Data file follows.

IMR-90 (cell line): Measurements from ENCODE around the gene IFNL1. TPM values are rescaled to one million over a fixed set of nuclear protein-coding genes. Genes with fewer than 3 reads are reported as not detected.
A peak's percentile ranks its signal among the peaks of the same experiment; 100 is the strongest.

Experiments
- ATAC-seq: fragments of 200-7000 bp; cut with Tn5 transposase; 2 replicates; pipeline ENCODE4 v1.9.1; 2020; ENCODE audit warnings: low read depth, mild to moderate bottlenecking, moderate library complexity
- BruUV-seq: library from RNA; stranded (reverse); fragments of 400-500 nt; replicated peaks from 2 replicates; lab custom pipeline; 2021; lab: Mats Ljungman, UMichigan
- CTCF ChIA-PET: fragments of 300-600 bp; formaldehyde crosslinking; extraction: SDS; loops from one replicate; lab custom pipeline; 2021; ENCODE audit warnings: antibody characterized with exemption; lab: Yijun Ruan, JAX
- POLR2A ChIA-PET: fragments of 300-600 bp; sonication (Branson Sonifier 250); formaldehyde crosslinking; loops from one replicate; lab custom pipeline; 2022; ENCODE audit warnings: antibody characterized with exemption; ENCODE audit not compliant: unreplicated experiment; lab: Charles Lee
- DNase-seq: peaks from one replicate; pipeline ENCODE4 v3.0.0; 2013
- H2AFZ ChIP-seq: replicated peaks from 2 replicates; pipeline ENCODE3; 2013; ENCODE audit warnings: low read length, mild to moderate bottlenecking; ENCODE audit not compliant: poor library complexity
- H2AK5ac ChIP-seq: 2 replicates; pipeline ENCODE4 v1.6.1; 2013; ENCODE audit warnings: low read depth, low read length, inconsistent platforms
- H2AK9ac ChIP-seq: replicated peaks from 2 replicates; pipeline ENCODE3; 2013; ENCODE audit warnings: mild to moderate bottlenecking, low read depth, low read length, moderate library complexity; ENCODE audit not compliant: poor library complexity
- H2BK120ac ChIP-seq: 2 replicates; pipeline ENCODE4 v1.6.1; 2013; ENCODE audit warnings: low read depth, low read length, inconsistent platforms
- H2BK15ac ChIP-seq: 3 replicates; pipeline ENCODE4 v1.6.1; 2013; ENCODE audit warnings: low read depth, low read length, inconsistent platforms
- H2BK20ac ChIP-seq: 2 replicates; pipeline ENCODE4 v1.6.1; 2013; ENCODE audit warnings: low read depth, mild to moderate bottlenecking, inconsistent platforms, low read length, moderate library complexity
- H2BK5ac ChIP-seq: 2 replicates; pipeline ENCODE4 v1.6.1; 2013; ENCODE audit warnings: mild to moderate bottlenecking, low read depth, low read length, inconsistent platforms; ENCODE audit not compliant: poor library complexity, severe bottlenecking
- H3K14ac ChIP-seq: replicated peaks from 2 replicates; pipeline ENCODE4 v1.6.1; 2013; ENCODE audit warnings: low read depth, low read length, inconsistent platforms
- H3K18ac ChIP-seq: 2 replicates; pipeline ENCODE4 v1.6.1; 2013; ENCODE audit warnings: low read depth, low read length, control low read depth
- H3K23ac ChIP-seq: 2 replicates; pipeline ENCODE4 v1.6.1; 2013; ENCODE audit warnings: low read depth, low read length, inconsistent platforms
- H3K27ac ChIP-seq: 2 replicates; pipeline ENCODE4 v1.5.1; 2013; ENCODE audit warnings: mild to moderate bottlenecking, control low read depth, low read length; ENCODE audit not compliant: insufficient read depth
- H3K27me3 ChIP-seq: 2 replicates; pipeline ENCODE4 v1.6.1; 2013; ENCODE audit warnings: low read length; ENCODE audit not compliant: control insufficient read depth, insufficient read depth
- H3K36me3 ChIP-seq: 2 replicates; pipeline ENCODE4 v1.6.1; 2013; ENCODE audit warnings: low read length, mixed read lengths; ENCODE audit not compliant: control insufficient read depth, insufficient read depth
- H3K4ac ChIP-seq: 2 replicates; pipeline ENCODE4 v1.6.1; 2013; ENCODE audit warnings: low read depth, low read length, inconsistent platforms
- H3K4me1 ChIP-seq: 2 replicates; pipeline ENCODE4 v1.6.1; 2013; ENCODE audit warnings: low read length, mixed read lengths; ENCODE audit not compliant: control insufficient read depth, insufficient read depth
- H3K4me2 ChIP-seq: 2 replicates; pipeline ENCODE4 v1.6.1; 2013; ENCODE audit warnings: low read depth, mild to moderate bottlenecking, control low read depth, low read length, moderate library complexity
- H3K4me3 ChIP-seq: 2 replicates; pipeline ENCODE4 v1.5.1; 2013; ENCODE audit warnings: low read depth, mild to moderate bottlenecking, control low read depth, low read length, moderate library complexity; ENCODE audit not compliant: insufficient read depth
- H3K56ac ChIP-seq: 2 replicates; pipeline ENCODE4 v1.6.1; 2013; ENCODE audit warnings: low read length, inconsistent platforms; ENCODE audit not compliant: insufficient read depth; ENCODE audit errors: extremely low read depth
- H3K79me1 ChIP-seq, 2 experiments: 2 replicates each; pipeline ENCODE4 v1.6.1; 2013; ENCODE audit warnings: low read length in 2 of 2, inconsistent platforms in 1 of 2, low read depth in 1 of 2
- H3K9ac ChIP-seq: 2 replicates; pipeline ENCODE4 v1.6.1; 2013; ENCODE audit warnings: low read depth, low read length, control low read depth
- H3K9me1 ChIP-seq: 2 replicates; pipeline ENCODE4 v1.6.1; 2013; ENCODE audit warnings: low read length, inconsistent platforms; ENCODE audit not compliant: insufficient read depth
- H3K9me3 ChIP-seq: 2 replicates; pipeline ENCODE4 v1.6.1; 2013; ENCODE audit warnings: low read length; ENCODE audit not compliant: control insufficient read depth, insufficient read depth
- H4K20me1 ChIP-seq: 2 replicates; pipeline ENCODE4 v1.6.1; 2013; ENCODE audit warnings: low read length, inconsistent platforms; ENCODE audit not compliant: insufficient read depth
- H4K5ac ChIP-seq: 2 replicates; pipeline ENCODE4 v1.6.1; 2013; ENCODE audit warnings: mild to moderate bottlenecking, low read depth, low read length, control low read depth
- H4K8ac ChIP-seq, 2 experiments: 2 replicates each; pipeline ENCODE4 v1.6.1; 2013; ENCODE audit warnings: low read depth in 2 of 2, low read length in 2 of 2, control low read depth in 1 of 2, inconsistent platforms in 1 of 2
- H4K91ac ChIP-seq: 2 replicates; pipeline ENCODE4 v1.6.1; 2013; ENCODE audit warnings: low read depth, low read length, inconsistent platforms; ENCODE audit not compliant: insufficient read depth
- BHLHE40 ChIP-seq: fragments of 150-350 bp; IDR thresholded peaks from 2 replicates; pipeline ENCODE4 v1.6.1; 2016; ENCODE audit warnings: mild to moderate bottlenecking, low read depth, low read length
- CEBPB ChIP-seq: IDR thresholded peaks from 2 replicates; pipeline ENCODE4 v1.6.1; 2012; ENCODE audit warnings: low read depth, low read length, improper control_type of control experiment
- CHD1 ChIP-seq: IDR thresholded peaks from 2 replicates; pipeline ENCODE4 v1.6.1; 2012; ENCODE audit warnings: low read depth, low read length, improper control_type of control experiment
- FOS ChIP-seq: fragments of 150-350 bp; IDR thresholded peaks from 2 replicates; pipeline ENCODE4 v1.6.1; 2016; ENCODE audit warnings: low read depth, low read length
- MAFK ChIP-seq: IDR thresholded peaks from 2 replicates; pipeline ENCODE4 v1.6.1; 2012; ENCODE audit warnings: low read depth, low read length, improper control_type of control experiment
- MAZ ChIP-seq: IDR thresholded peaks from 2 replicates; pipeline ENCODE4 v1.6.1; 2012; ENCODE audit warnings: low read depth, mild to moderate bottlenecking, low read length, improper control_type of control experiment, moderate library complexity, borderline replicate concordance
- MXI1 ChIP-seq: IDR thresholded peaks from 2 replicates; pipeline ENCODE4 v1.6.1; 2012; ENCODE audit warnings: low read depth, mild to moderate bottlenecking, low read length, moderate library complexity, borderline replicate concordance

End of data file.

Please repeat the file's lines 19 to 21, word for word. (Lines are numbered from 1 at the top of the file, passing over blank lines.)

- H3K27ac ChIP-seq: 2 replicates; pipeline ENCODE4 v1.5.1; 2013; ENCODE audit warnings: mild to moderate bottlenecking, control low read depth, low read length; ENCODE audit not compliant: insufficient read depth
- H3K27me3 ChIP-seq: 2 replicates; pipeline ENCODE4 v1.6.1; 2013; ENCODE audit warnings: low read length; ENCODE audit not compliant: control insufficient read depth, insufficient read depth
- H3K36me3 ChIP-seq: 2 replicates; pipeline ENCODE4 v1.6.1; 2013; ENCODE audit warnings: low read length, mixed read lengths; ENCODE audit not compliant: control insufficient read depth, insufficient read depth